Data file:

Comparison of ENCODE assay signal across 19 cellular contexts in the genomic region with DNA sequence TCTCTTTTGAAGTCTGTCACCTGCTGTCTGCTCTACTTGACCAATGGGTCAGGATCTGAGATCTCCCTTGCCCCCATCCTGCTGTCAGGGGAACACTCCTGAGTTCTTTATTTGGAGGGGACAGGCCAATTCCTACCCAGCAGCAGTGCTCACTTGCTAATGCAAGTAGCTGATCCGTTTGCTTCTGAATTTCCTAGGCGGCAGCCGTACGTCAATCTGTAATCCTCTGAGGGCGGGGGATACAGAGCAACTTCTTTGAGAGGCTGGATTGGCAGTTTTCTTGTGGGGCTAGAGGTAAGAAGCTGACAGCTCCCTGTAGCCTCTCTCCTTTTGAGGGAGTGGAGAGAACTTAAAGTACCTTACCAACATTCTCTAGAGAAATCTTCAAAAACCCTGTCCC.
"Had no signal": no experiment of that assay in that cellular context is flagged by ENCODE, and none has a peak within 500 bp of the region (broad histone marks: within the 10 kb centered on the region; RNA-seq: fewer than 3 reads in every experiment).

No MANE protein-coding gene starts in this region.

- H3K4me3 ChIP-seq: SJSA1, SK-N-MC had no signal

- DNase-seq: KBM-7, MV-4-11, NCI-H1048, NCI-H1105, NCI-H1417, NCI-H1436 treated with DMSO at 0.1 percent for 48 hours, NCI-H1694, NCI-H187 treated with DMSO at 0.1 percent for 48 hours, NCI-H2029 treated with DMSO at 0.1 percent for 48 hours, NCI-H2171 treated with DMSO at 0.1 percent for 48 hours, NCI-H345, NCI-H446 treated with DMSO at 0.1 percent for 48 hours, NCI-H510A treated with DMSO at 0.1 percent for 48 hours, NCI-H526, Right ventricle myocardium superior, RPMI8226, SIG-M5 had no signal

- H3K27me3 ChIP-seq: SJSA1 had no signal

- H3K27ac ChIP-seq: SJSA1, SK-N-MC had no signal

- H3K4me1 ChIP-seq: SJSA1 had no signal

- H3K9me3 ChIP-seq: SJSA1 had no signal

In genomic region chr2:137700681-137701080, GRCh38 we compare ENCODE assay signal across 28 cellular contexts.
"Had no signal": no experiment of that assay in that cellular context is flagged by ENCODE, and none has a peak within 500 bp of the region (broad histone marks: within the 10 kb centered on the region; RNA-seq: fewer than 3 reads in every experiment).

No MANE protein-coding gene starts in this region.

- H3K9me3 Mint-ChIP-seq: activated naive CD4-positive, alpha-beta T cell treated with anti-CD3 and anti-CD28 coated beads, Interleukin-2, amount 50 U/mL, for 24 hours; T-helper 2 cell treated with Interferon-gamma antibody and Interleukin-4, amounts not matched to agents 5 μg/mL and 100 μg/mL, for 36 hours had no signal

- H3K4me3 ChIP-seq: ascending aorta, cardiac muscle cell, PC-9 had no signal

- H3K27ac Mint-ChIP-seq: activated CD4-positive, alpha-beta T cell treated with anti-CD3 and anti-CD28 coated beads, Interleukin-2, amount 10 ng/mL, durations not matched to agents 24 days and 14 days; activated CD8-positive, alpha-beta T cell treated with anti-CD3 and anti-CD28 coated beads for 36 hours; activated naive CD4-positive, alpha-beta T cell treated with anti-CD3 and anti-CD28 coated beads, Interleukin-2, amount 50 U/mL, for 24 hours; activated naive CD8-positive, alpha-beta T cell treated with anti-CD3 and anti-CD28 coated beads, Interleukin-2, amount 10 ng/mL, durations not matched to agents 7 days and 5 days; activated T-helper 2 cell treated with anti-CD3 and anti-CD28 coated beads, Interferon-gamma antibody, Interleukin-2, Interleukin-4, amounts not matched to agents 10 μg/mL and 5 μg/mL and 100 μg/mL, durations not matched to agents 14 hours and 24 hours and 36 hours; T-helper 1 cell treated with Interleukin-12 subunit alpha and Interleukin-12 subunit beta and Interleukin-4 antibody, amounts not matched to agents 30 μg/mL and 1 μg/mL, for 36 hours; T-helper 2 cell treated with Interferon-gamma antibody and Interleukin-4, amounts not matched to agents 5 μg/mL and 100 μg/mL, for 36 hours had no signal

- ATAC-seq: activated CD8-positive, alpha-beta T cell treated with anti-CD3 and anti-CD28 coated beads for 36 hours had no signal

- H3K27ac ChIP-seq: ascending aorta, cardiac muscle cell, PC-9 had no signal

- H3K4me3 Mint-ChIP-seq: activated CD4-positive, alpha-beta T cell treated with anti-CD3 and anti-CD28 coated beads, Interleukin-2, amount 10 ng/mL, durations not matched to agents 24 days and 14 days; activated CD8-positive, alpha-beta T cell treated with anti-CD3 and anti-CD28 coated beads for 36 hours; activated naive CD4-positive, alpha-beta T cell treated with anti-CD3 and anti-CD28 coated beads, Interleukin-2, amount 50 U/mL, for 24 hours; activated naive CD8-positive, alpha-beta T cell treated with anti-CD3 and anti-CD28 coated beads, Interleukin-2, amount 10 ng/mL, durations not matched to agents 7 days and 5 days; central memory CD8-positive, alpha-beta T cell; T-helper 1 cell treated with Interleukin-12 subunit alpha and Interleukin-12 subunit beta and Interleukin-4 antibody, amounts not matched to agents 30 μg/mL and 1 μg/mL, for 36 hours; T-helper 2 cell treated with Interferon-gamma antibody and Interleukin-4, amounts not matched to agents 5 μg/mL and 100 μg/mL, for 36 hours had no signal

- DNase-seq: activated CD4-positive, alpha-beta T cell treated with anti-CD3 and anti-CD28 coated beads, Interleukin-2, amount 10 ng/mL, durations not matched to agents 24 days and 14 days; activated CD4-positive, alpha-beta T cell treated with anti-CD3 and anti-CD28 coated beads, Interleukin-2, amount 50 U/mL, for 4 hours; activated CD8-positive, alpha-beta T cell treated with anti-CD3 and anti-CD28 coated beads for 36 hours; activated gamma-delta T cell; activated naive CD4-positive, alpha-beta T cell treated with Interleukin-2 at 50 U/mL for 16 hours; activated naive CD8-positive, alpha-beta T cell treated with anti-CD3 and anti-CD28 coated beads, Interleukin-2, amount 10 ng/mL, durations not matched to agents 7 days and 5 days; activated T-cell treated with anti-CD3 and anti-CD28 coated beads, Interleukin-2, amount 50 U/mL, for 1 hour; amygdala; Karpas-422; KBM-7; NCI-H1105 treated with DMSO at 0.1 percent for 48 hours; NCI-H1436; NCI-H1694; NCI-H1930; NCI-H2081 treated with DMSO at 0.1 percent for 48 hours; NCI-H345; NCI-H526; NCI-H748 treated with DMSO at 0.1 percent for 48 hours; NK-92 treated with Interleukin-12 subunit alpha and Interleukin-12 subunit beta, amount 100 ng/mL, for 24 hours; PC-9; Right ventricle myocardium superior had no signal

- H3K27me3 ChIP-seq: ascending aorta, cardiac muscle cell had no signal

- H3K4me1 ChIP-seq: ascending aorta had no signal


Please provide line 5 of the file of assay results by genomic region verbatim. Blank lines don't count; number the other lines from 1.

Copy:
- DNase-seq: KBM-7, MV-4-11, NCI-H1048, NCI-H1105, NCI-H1417, NCI-H1436 treated with DMSO at 0.1 percent for 48 hours, NCI-H1694, NCI-H187 treated with DMSO at 0.1 percent for 48 hours, NCI-H2029 treated with DMSO at 0.1 percent for 48 hours, NCI-H2171 treated with DMSO at 0.1 percent for 48 hours, NCI-H345, NCI-H446 treated with DMSO at 0.1 percent for 48 hours, NCI-H510A treated with DMSO at 0.1 percent for 48 hours, NCI-H526, Right ventricle myocardium superior, RPMI8226, SIG-M5 had no signal